Frequently Asked Questions
Hello! I love that you have questions and I hope I've answered them below.
1. Is this a true story?
No. It's fiction—intended to entertain you. But it is historical in its origins. I call it historical fiction. Indigo's Key is an action-adventure historical fiction novel. The Templar Knights are real, the Kings and Queens, Popes and assassins mentioned are real and their deeds are well documented in the history books. Rosslyn Chapel, the Chartres Cathedral, The Church of Resurrection and the Gothic bank's Cathedral Room are places you can visit. The clues and the puzzles, karate moves and languages are real. There's much to learn about the world though experiencing it for your self, and through reading books and doing research online and in libraries across the world. However, the story is pure entertainment to take you on a journey with Indigo as she learns about the world, and its people—just as you are doing right now.
2. How long did it take to write it?
The idea started at the end of 2015 when I was living and working in Los Angeles and attending the American Film Market. I met a man from Jerusalem who wished there were more stories, from and around the world, that were filmed in his city. I told him, I wished the same for my beautiful city, Melbourne. As I went to get lunch that day—I realised I had a story in my heart that I'd always wanted to tell about a seriously cool kid who went on an adventurous quest, on her own, around the world or wherever the clues took her, to find her true path in life. I knew it would start in Melbourne, and probably end in Jerusalem. That summer back in Australia, I couldn't stop thinking about Indigo and Templar Knights. As a daughter and grand daughter of Freemasons I grew up believing friendship was the most important way to understand the world and its people—so I guess, it took a few decades to create the story, and a chance encounter in Santa Monica at the end of 2015, plus four months of full time research and mapping out the plot points and clues, and finally, another two years to write and re-write, and re-write again to polish it ready for publishing. It is my first novel, so I was writing the story, but also learning and experimenting with how to best tell that story in the form of a novel. I hope the second book doesn't take as long to write!
3. Will there be a sequel?
If enough people love the book enough to recommend it to their friends and the book sales tell me that people want to read more of Indigo's adventures—then a second and third book are possible. I have mapped out three books in this series—should there be enough interest from readers.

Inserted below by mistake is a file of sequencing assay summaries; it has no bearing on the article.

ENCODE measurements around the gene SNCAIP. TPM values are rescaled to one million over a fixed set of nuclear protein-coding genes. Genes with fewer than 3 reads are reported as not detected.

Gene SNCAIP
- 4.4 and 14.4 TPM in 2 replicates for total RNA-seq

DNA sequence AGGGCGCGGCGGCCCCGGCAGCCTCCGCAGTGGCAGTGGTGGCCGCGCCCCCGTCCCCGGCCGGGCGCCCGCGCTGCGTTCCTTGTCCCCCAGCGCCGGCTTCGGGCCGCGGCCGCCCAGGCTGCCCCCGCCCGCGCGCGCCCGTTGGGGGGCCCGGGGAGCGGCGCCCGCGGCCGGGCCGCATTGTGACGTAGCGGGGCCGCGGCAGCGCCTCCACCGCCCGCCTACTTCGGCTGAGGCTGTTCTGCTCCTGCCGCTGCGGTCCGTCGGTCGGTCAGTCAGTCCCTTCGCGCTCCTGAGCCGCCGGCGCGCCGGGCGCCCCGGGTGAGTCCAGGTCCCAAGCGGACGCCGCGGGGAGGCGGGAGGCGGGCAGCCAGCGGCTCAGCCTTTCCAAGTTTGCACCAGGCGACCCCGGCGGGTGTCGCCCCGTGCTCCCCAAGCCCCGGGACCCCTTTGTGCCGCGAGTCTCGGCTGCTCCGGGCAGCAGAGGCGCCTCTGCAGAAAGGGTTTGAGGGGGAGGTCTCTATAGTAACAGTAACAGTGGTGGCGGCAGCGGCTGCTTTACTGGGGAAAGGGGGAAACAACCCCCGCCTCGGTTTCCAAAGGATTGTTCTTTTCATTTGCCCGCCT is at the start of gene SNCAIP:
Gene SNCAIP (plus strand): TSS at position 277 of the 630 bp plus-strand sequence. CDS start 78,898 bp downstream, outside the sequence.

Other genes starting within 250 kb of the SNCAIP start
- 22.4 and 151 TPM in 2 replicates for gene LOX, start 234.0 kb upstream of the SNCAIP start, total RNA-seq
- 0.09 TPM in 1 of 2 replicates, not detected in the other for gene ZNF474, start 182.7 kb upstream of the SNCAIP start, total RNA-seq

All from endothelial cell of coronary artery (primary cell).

4. What is your writing process?
I'm a writer who likes to plan well and think, and think and think some more, and map out the story beats and clues from start to end. Then I start to fill out the story beats with snippits of dialogue and images that are important to capture as they come to me. It doesn't happen from the start middle and end in a straight line—it happens more like fragments of dreams of each sequence and then I write it down and eventually start to flesh out the in between bits until I have a full script. Then, I only ever read and re-write it from start to end, without stopping. Finally, I polish the language, dialogue, descriptions, and make sure my grammar and punctuation tell the reader exactly what I want to express. Finally, friends and editors get to read it and let me know where it might be confusing, too long, too short, boring or funny and I take on board the feedback to consider how I have expressed the story to others and make my intentions clear.
5. Where did you write the book?
Mostly, I wrote it at my desk at home, and in the public libraries in my area. I'm lucky to live in Hobsons Bay which has well lit, comfortable and friendly libraries in Altona, Altona Meadows, Newport, and Williamstown, and I wrote in every one of them. I also caught the train into the State Library of Victoria in the city and wrote under the dome in the Reading Room, for atmosphere and inspiration. It's inspiring to write a book, surrounded by books. Occasionally, I took my laptop to a local cafe—but to be honest—I wasn't very productive in these sessions.